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Ex-rocker discovers secrets of tranquility

Bernie Ni Fhlatharta

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Date Published: {J}

Most of us who feel the need to relax at the end of a stressful day or week will probably open a bottle of wine or head to the pub for a beer. On those nights we find it difficult to sleep, there are always little pills to help us.

These short-term measures, however, don’t tackle the underlying problems of stress or insomnia. But Australian composer and musician, John B Levine, who is coming to Galway next month, promises that he has a better solution – one that doesn’t involve taking chemicals. Instead, it’s about listening to a certain type of music known as Alphamusic, which alters our brainwaves to create a calmer, more relaxed state. It’s like meditation, he says, but it’s easier to fit it into your life.

John, who now lives in England, originally trained as an electronic engineer, but always had a passion for music.

“I loved music since aged six when I got a plastic saxophone,” he says. “I wanted to make music and to make people happy.”

John also loved science and electronics and, to satisfy his parents’ wishes, he did an electronics degree, although he subsequently fulfilled his desire to have “music as a profession and electronics as a hobby”, when he trained in classical music composition at the University of Sydney. He then spent several successful years working in commercial music, playing with bands like INXS and Midnight Oil and writing jingles for advertising agents Saatchi and Saatchi and Coca-Cola.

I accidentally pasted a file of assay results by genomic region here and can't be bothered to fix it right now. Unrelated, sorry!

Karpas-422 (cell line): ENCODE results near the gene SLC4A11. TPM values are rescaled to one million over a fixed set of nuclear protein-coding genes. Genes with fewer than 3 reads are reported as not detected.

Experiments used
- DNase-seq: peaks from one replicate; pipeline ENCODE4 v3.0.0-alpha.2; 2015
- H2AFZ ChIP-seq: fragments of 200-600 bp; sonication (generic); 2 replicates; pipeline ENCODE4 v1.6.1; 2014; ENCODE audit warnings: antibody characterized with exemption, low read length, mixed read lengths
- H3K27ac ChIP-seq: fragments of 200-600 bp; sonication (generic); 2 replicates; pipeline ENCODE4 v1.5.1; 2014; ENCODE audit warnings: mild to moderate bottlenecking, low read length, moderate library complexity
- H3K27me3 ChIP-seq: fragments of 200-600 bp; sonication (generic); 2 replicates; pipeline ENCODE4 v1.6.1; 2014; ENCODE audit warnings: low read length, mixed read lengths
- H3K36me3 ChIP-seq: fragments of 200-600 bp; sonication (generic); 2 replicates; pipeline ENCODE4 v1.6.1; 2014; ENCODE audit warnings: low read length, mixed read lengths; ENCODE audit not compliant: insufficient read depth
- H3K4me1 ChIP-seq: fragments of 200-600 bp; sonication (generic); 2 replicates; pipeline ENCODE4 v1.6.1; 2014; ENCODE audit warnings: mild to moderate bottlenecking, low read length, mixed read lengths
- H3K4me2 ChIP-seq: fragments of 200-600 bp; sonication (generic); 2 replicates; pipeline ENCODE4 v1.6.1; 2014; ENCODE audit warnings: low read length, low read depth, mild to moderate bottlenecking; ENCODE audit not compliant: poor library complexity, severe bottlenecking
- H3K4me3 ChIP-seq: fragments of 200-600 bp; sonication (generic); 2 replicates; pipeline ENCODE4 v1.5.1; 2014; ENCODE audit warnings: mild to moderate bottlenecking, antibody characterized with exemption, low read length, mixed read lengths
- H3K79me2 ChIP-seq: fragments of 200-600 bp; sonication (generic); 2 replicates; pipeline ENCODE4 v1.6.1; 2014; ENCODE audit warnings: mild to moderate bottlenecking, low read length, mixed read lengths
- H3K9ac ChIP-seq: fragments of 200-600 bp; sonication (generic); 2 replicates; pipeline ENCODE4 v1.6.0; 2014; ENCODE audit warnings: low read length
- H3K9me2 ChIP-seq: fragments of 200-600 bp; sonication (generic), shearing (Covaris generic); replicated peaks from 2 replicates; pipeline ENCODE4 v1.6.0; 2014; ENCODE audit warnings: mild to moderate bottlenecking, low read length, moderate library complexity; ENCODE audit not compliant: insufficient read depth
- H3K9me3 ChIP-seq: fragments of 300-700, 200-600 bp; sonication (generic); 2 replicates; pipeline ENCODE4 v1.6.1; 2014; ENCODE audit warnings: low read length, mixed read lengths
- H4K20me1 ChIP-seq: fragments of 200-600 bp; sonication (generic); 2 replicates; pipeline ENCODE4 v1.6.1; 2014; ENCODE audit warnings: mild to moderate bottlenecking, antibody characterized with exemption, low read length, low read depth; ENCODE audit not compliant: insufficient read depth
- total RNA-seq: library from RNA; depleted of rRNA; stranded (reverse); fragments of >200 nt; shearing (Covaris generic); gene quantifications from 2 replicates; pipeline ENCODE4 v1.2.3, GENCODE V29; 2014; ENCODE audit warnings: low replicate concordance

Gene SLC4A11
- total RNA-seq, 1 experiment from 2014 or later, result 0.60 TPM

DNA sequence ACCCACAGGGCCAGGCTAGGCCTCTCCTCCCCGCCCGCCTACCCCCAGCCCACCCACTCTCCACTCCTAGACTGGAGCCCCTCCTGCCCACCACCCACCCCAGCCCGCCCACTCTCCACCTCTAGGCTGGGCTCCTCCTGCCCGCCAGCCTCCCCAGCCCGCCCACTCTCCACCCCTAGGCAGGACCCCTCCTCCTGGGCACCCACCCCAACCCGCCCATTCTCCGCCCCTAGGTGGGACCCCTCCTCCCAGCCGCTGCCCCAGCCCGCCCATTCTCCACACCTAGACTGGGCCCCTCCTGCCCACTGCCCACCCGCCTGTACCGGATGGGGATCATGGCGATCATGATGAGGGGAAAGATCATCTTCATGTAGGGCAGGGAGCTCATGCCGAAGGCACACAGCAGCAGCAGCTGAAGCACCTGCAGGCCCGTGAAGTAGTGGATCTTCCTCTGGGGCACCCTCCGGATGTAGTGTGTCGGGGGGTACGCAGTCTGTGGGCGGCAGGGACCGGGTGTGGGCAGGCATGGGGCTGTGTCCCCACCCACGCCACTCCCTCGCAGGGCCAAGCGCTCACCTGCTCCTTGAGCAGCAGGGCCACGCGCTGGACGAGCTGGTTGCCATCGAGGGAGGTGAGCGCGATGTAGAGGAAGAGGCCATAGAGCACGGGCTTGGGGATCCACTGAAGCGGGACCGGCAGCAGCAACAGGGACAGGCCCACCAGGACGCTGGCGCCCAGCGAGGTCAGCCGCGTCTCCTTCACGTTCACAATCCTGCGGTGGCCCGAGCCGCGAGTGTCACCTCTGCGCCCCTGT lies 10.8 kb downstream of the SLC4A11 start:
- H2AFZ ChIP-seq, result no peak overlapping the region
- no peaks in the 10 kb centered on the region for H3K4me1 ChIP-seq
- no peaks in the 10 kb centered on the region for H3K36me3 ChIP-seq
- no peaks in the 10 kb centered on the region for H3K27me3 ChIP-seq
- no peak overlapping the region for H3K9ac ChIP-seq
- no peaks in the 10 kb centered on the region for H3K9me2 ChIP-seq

Then his life changed.

“My father started dying slowly of stress-related illness. He had diverticulitis, diabetes, a couple of heart attacks and a stroke and he died at the age of 58. The doctors said it was stress related, but nothing we did or gave him could help.”

John had studied meditation and was taught how people’s brain waves slow down as they go into a deeper meditative state.

“With my science background that made sense,” he says. “I used try to explain it to my father, who was in Intensive Care but by then it was too late.”

His father’s death led him towards wondering whether the techniques used for meditation could be adapted for music. And by that he doesn’t mean what passes for the ‘relaxation music’ you hear in many spas and massage parlours. In fact, he is scathing about it.

“I heard New Age ‘relaxation’ music and it made me cry, it was so bad! It made me angry.”

He singles out CDs that contain whale and dolphin ‘music’ for special ire. He finds it unbelievable that these can be regarded as the basis for ‘relaxation’.

“Whales talk to whales and dolphins talk to dolphins. Their communication is not for relaxing people.”

As part of his music degree, John had studied the psychology of music and the physiology of hearing. With this expertise in analysing music, he listened to ‘new age music’ with a technical ear.

“I analysed why it didn’t work, melodically, rhythmically and production wise . . . and bored my friends about it. They told me to stop talking and do something.”

So he did – with caution – he didn’t want to add to what he describes as ‘noise pollution’ by producing bland CDs.

John had a recording studio in Australia where he wrote his music for TV commercials. It was there he conducted experiments to see what relaxing music should sound like.

“As a composer, you don’t start writing music before you know what your aim is, so I had to choose my aim.

“In my head I saw images of a PowerPoint presentation I’d had at meditation classes of brain waves slowing down. I wanted to do that.”

After experimentation, John established patterns of musical sound that invited the brain to settle into an Alpha state.